The first sentence of the policy insures John H. and Landona Hawkins "together with each successor in ownership of any indebtedness secured by any mortgage or deed of trust shown in Schedule B, the owner of which is named as an insured, and any such owner or successor in ownership of any such indebtedness who acquires the land described in Schedule C, or any part thereof, by lawful means in satisfaction of said indebtedness or any part thereof. ..." No mortgage or deed of trust is shown in Schedule B, so Bayshore cannot qualify under these clauses as an insured. The first sentence also insures "any person or corporation deriving an estate or interest in said land, as an heir or devisee of a named insured, or by reason of the dissolution, merger, or consolidation of a corporate named insured. ..." The complaint does not allege that Bayshore is an heir or devisee of the Hawkinses. It is apparently claiming to be an insured under [165 Cal. App. 2d 128] the last clause which is modified by the phrase "of a corporate named insured." The Hawkinses are individuals and not corporations. This clause would not seem to qualify Bayshore as an insured.

The policy by its terms purported to benefit only a restricted class of persons, not including successors situated as Bayshore. Since Bayshore does not come within this class, it would seem that they are not entitled to recover under the policy. Therefore, the third count of the complaint does not and cannot state a cause of action and the demurrer was properly sustained as to Bayshore.

Fourth Cause of Action

[9a] The fourth count is like the second, except that Bayshore Investment Company is named as plaintiff. The infirmity in the alleged representation as to negligence extends to this cause of action.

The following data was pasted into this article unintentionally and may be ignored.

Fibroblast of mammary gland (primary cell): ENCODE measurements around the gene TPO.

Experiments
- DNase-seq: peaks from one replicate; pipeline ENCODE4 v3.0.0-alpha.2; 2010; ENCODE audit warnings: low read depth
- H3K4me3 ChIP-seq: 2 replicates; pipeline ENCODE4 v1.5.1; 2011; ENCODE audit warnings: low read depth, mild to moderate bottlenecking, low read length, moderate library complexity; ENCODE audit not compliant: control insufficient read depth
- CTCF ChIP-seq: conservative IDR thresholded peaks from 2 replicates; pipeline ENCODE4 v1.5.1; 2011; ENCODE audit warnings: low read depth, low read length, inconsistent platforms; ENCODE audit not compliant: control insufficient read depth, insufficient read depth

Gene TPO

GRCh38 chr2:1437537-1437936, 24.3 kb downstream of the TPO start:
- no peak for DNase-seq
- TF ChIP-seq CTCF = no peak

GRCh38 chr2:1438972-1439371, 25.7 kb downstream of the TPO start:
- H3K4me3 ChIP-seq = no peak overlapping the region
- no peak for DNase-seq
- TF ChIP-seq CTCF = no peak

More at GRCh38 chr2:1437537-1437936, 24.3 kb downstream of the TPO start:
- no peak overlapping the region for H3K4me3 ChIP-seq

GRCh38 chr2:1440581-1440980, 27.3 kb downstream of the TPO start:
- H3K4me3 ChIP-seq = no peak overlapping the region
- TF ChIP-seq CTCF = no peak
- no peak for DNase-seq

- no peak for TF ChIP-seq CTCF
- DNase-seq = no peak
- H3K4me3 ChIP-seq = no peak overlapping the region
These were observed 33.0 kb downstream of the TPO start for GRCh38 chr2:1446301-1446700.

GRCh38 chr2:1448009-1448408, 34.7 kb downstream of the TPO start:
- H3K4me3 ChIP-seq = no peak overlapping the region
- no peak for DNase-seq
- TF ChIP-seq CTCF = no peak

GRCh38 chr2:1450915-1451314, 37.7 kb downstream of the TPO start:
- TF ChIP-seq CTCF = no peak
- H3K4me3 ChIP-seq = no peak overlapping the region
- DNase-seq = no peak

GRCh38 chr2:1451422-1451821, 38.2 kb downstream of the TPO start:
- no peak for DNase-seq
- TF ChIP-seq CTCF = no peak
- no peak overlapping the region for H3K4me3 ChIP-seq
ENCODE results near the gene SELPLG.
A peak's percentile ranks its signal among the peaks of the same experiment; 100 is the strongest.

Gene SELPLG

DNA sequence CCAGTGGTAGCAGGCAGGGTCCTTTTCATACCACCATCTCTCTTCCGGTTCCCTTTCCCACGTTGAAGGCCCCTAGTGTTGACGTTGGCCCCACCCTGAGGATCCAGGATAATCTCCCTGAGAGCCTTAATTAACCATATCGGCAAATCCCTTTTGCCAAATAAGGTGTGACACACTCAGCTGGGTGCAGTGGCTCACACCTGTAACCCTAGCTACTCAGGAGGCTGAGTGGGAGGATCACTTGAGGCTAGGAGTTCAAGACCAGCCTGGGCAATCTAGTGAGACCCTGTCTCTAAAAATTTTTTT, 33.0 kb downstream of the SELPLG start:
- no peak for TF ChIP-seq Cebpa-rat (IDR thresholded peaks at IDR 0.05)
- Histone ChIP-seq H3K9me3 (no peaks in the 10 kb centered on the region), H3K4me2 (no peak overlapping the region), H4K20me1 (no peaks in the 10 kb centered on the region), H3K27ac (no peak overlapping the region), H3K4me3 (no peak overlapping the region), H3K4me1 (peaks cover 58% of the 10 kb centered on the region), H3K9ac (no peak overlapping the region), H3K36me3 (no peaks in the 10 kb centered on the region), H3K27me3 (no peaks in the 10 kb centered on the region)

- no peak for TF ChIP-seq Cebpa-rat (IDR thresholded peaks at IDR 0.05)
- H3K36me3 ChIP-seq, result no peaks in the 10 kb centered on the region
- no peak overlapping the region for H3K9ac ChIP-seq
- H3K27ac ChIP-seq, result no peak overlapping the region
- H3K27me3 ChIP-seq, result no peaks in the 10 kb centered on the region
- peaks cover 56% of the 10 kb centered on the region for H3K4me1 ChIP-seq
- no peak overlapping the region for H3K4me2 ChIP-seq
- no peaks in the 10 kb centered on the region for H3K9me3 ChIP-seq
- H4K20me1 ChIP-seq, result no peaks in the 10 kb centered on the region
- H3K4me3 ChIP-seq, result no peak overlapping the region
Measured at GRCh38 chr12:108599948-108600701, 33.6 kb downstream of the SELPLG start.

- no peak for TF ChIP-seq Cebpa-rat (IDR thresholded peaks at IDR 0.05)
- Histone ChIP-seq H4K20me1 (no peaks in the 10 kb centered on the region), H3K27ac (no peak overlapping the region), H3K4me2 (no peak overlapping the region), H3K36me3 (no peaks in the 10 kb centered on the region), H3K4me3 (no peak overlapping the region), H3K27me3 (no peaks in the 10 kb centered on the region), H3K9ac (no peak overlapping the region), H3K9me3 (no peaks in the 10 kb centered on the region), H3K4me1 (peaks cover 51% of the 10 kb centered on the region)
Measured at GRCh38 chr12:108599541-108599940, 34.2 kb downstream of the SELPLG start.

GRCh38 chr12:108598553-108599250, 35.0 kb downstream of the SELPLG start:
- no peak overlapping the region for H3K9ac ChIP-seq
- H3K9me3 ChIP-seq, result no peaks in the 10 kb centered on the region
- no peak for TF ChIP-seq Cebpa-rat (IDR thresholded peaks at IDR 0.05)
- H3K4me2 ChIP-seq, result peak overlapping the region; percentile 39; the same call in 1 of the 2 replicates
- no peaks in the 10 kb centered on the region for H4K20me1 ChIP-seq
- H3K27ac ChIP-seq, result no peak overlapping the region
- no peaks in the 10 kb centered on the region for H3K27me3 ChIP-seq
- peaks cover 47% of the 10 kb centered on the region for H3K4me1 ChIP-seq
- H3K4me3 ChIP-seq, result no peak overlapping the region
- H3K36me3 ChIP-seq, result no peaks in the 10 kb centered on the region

Even if the representations were expressly made, it does not appear that Bayshore could succeed on this cause of action. Prosser on Torts, page 543 (2d ed.) contains the following discussion: "The problem of the persons to whom the defendant may be liable, already difficult in the case of intentional misrepresentation, becomes still more acute where it is merely negligent. The possible liability which might result from the communication of a statement to remote plaintiffs is so great, and may be so far out of proportion to the fault involved, that there is general agreement that a more restricted rule is necessary in the case of economic loss than where there is tangible harm to person or property; and the difference in the degree of fault may perhaps call for a narrower responsibility for negligent than for intentional misstatement. But the point of limitation has been a subject of considerable discussion. When the representation is made directly to the plaintiff, in the course of his dealings with the defendant, or is shown to him with knowledge that he intends to rely upon it, there has been no difficulty in discovering a duty of reasonable care; and the same duty has been found where it is made to a third person with knowledge that he intends to communicate it to the specific individual plaintiff for the purpose of inducing him to act. At this point most of the courts have drawn the line, holding that mere reasonable anticipation that the statement will be communicated to others, or even knowledge that the recipient intends to make a commercial use of it in dealing with unspecified strangers, is not [165 Cal. App. 2d 129] sufficient to create a duty of care toward them. Thus attorneys, abstractors of title, inspectors of goods, accountants, surveyors, the operator of a ticker service and a bank dealing with a nondepositor's check all have been held to be under no obligation to third parties." No California cases are cited to the examples listed in the last sentence of the paragraph. [10] However, the general rule is that an abstracter is not liable to subsequent purchasers of the property who have not hired the abstracter, even though it is established that the custom is to show and rely upon prior abstracts in purchase and sale transactions. Phoenix Title & Trust Co. v. Continental Oil Co., 43 Ariz. 219 [29 P.2d 1065]; Talpey v. Wright, 61 Ark. 275 [32 S.W. 1072, 54 Am.St.Rep. 206]; Peterson v. Gales, 191 Wis. 137 [210 N.W. 407, 409, 47 A.L.R. 956]; Thomas v. Guarantee Title & Trust Co., 81 Ohio St. 432 [91 N.E. 183, 26 L.R.A. N.S. 1210]; Ohmart v. Citizens' Savings & Trust Co., 82 Ind.App. 219 [145 N.E. 577]; Savings Bank v. Ward, 100 U.S. 195 [25 L. Ed. 621]; 1 Am.Jur. 168, section 23; 1 C.J.S., pages 393-396. There are exceptions to this rule, as where there is a statute imposing liability, where the abstract has been prepared for an undisclosed principal, where there has been a reissuance of the abstract, and where the abstract has been made with the knowledge of the abstracter expressly for the benefit of a third person. See Phoenix Title & Trust Co. v. Continental Oil Co., supra, 43 Ariz. 219 [29 P.2d 1065], and 1 Corpus Juris Secundum, page 394. [9b] There are no allegations in the complaint in this case that would bring plaintiff Bayshore within these exceptions.